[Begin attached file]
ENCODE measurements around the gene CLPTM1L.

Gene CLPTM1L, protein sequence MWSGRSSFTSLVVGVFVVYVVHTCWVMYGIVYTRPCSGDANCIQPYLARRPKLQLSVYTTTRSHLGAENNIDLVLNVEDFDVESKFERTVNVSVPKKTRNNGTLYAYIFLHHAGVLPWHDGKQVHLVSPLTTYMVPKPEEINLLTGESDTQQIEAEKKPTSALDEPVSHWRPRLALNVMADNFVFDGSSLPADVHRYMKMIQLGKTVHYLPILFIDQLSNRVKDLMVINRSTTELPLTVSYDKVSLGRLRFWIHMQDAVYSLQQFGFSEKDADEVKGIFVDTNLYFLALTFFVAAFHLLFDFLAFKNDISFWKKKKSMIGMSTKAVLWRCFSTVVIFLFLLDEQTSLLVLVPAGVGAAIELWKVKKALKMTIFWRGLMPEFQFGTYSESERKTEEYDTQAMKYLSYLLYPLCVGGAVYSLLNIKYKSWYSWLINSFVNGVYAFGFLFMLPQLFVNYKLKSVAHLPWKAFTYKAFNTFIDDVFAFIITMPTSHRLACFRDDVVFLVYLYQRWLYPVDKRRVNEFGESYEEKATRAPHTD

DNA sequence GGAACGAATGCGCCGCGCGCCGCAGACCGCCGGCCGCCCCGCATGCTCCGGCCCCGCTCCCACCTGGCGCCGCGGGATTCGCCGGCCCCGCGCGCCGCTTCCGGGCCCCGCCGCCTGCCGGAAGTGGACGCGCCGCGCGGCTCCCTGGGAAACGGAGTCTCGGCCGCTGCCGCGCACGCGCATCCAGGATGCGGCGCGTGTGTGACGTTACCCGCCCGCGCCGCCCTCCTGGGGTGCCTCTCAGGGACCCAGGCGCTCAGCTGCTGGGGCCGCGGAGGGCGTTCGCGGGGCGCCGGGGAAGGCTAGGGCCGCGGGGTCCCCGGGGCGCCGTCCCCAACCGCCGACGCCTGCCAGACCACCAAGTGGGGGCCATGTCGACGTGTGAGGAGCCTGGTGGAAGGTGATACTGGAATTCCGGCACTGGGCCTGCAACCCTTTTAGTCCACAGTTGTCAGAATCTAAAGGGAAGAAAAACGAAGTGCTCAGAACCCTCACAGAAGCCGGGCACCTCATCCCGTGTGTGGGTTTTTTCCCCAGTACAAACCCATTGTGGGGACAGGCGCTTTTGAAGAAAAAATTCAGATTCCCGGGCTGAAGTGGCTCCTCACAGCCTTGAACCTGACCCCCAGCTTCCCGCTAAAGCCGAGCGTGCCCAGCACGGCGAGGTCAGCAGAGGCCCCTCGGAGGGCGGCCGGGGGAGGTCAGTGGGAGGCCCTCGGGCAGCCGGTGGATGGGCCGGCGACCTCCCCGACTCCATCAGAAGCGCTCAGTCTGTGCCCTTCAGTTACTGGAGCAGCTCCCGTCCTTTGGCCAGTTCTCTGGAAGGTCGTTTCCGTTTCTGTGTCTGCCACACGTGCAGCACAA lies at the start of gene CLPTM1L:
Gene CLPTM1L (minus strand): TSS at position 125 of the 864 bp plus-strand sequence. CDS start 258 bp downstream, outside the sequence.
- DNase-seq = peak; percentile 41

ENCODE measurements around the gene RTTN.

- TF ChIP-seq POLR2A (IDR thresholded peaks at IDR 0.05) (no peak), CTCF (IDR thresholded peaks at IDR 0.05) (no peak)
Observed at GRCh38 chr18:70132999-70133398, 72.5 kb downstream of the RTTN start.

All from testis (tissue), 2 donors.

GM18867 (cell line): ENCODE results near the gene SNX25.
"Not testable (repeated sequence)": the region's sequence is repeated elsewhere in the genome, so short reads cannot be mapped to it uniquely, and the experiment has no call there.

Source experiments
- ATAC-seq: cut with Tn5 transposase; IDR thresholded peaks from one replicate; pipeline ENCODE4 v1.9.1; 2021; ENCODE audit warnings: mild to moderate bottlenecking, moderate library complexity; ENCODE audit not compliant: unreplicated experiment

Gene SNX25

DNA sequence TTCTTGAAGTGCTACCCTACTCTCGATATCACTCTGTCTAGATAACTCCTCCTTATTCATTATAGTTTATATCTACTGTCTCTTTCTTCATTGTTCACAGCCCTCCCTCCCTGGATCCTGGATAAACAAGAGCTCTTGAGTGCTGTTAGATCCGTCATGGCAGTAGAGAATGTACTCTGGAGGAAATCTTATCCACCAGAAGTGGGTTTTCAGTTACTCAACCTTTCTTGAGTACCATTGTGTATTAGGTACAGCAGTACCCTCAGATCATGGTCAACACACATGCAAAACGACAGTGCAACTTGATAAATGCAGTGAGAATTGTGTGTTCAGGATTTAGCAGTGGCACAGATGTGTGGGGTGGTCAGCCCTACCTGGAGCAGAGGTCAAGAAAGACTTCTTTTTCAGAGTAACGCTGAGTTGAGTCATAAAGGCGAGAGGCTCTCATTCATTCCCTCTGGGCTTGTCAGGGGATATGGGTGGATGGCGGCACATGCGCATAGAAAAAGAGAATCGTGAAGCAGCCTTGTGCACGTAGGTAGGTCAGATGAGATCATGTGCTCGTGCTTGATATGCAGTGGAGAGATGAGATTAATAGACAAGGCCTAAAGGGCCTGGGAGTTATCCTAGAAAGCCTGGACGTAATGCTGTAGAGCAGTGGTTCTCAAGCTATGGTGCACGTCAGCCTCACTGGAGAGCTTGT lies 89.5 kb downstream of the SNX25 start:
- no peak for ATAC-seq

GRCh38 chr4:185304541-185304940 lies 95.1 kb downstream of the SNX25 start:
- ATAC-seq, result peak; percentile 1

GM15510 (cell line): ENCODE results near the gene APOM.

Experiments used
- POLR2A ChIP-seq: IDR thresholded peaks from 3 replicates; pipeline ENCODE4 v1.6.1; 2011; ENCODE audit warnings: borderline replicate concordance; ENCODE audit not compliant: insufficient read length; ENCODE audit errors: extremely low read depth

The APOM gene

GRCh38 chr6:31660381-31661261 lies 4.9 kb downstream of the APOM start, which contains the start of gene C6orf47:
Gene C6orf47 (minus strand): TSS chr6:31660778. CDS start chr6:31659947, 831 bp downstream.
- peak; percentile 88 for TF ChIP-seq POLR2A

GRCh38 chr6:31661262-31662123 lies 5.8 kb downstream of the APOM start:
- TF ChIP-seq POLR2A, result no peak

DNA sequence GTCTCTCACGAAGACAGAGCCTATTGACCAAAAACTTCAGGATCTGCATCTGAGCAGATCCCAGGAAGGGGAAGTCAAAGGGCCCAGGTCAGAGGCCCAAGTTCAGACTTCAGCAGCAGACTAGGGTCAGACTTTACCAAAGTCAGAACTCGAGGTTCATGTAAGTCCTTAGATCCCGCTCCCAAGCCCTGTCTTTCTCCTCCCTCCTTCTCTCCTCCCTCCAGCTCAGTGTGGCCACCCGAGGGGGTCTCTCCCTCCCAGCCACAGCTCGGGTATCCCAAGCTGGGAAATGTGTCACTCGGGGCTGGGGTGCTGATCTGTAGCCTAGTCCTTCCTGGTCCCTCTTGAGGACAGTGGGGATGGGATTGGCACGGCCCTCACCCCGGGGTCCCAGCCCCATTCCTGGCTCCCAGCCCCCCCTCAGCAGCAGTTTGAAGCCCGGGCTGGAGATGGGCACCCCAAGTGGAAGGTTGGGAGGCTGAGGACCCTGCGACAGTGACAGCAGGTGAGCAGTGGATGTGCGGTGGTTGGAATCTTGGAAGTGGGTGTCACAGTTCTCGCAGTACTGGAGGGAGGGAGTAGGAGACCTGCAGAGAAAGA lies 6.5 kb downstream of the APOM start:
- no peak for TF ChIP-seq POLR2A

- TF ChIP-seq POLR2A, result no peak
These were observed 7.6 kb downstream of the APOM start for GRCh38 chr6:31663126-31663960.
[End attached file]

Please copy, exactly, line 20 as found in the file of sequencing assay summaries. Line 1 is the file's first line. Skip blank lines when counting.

Experiments used